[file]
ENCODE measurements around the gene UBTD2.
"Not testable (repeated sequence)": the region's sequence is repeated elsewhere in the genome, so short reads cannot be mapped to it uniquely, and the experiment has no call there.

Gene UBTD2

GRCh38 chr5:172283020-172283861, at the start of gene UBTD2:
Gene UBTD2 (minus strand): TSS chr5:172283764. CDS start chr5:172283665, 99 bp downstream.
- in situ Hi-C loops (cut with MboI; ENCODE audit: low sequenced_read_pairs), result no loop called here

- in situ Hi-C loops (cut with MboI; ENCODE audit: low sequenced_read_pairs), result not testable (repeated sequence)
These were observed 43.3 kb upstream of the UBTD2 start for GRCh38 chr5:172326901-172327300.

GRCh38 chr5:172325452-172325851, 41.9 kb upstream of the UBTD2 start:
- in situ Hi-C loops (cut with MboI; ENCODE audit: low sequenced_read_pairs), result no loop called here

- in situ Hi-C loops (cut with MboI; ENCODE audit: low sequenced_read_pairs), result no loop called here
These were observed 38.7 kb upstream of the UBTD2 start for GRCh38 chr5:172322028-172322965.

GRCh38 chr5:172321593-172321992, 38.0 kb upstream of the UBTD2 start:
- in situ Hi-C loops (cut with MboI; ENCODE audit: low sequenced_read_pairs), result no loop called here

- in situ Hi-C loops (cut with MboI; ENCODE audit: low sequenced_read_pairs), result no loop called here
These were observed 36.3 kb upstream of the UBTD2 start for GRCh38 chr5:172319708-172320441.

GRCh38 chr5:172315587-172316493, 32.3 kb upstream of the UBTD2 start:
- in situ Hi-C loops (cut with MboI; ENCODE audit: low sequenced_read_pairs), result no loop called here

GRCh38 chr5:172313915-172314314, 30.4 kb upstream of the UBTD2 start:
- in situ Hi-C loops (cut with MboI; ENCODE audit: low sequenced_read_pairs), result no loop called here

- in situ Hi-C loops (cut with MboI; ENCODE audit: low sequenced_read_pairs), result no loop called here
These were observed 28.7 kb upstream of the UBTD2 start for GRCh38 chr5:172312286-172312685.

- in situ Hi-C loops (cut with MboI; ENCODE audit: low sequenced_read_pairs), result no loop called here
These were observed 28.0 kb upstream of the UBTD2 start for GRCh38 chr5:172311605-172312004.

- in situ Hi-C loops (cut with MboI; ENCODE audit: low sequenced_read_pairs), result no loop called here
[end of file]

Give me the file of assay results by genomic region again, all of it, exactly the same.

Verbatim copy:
ENCODE measurements around the gene UBTD2.
"Not testable (repeated sequence)": the region's sequence is repeated elsewhere in the genome, so short reads cannot be mapped to it uniquely, and the experiment has no call there.

Gene UBTD2

GRCh38 chr5:172283020-172283861, at the start of gene UBTD2:
Gene UBTD2 (minus strand): TSS chr5:172283764. CDS start chr5:172283665, 99 bp downstream.
- in situ Hi-C loops (cut with MboI; ENCODE audit: low sequenced_read_pairs), result no loop called here

- in situ Hi-C loops (cut with MboI; ENCODE audit: low sequenced_read_pairs), result not testable (repeated sequence)
These were observed 43.3 kb upstream of the UBTD2 start for GRCh38 chr5:172326901-172327300.

GRCh38 chr5:172325452-172325851, 41.9 kb upstream of the UBTD2 start:
- in situ Hi-C loops (cut with MboI; ENCODE audit: low sequenced_read_pairs), result no loop called here

- in situ Hi-C loops (cut with MboI; ENCODE audit: low sequenced_read_pairs), result no loop called here
These were observed 38.7 kb upstream of the UBTD2 start for GRCh38 chr5:172322028-172322965.

GRCh38 chr5:172321593-172321992, 38.0 kb upstream of the UBTD2 start:
- in situ Hi-C loops (cut with MboI; ENCODE audit: low sequenced_read_pairs), result no loop called here

- in situ Hi-C loops (cut with MboI; ENCODE audit: low sequenced_read_pairs), result no loop called here
These were observed 36.3 kb upstream of the UBTD2 start for GRCh38 chr5:172319708-172320441.

GRCh38 chr5:172315587-172316493, 32.3 kb upstream of the UBTD2 start:
- in situ Hi-C loops (cut with MboI; ENCODE audit: low sequenced_read_pairs), result no loop called here

GRCh38 chr5:172313915-172314314, 30.4 kb upstream of the UBTD2 start:
- in situ Hi-C loops (cut with MboI; ENCODE audit: low sequenced_read_pairs), result no loop called here

- in situ Hi-C loops (cut with MboI; ENCODE audit: low sequenced_read_pairs), result no loop called here
These were observed 28.7 kb upstream of the UBTD2 start for GRCh38 chr5:172312286-172312685.

- in situ Hi-C loops (cut with MboI; ENCODE audit: low sequenced_read_pairs), result no loop called here
These were observed 28.0 kb upstream of the UBTD2 start for GRCh38 chr5:172311605-172312004.

- in situ Hi-C loops (cut with MboI; ENCODE audit: low sequenced_read_pairs), result no loop called here